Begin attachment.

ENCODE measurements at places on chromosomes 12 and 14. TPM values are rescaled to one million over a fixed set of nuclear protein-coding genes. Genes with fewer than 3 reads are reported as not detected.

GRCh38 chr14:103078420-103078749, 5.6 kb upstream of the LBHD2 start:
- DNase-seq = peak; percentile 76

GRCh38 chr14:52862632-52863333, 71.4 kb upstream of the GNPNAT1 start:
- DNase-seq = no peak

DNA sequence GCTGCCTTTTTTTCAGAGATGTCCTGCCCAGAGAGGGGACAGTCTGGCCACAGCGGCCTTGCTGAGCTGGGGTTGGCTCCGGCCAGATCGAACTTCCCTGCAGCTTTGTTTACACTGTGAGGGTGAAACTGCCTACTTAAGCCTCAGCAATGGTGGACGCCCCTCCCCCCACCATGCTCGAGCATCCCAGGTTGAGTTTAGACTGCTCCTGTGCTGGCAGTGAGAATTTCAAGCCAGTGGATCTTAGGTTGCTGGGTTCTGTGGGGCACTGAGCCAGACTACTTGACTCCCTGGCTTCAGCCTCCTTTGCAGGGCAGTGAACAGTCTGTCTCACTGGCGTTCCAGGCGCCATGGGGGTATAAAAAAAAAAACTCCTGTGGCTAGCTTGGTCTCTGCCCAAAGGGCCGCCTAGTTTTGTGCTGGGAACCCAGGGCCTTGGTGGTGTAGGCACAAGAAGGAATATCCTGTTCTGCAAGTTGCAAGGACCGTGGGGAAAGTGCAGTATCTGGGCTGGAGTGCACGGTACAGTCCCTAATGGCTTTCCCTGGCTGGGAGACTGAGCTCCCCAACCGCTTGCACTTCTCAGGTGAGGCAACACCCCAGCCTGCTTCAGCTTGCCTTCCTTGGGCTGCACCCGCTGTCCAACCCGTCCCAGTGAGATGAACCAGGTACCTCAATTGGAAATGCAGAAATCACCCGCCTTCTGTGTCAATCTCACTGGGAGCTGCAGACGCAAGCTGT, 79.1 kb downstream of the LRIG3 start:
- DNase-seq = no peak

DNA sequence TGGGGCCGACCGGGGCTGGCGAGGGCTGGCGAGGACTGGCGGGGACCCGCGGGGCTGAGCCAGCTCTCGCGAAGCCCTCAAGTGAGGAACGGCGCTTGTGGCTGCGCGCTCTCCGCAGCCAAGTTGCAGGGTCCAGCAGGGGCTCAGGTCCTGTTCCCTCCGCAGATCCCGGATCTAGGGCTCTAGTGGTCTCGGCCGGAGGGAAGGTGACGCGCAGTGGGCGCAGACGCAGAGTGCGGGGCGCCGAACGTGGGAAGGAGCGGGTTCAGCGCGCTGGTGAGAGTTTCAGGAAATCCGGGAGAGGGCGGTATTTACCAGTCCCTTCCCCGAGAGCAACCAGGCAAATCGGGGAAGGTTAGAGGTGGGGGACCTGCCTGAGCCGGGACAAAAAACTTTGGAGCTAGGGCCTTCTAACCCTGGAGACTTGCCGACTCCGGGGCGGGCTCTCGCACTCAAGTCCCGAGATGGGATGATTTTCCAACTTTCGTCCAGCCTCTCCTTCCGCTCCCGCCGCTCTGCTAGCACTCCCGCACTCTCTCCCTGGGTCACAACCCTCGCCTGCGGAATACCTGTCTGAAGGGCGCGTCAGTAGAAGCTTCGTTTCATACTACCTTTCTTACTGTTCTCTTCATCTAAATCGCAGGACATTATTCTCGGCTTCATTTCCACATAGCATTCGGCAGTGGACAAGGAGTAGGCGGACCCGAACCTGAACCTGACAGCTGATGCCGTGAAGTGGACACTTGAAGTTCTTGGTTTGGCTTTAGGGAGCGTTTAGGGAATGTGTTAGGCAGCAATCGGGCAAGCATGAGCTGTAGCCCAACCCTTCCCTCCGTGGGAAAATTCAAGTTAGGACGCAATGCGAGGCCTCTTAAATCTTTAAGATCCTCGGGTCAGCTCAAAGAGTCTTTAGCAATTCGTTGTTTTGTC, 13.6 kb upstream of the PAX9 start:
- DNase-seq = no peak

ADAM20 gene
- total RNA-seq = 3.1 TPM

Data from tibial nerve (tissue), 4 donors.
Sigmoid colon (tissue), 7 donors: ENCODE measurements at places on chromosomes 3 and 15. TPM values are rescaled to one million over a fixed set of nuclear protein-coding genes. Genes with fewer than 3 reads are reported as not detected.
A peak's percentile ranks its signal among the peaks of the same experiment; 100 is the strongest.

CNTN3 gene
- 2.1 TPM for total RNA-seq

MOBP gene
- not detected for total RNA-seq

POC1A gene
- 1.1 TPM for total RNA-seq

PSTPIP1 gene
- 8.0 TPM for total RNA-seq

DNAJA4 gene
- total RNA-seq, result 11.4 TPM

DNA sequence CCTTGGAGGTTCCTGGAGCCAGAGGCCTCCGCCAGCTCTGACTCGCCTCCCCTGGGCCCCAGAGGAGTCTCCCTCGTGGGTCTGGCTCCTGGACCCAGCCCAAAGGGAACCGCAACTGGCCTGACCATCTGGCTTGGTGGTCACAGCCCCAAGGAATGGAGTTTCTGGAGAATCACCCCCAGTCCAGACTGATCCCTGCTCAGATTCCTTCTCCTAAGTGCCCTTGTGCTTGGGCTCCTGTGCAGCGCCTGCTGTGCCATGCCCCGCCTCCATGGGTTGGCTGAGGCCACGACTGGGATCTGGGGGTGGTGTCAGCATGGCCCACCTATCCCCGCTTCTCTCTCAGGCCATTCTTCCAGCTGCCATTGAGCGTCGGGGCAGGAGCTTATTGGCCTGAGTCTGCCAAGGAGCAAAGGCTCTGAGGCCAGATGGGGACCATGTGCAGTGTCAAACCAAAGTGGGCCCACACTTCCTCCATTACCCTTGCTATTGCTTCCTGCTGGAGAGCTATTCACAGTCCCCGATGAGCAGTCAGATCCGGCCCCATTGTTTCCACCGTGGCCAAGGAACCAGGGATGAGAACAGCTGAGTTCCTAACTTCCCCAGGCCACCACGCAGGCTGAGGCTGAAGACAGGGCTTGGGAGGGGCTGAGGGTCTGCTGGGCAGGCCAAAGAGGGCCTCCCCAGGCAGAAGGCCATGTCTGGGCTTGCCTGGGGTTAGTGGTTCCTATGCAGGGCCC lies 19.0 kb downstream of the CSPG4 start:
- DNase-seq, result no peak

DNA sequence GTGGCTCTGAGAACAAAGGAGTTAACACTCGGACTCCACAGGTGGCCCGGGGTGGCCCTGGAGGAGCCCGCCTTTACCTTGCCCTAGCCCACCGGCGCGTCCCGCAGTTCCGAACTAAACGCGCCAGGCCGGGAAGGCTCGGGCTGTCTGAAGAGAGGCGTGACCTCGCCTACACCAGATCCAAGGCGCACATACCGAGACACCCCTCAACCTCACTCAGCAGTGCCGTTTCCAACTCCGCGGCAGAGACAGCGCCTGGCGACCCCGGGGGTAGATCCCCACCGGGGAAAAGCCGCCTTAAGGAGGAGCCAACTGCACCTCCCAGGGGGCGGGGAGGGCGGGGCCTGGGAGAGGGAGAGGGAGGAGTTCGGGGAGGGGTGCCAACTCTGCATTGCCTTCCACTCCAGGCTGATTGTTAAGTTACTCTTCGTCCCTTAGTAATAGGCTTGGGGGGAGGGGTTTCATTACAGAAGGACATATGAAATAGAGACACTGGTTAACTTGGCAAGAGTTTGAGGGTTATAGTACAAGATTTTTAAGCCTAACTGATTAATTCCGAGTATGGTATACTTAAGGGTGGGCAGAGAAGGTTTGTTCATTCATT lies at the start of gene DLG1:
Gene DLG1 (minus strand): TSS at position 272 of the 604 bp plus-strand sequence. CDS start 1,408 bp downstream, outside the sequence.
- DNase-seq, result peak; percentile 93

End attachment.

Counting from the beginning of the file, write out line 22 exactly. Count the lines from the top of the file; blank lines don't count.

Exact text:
- 8.0 TPM for total RNA-seq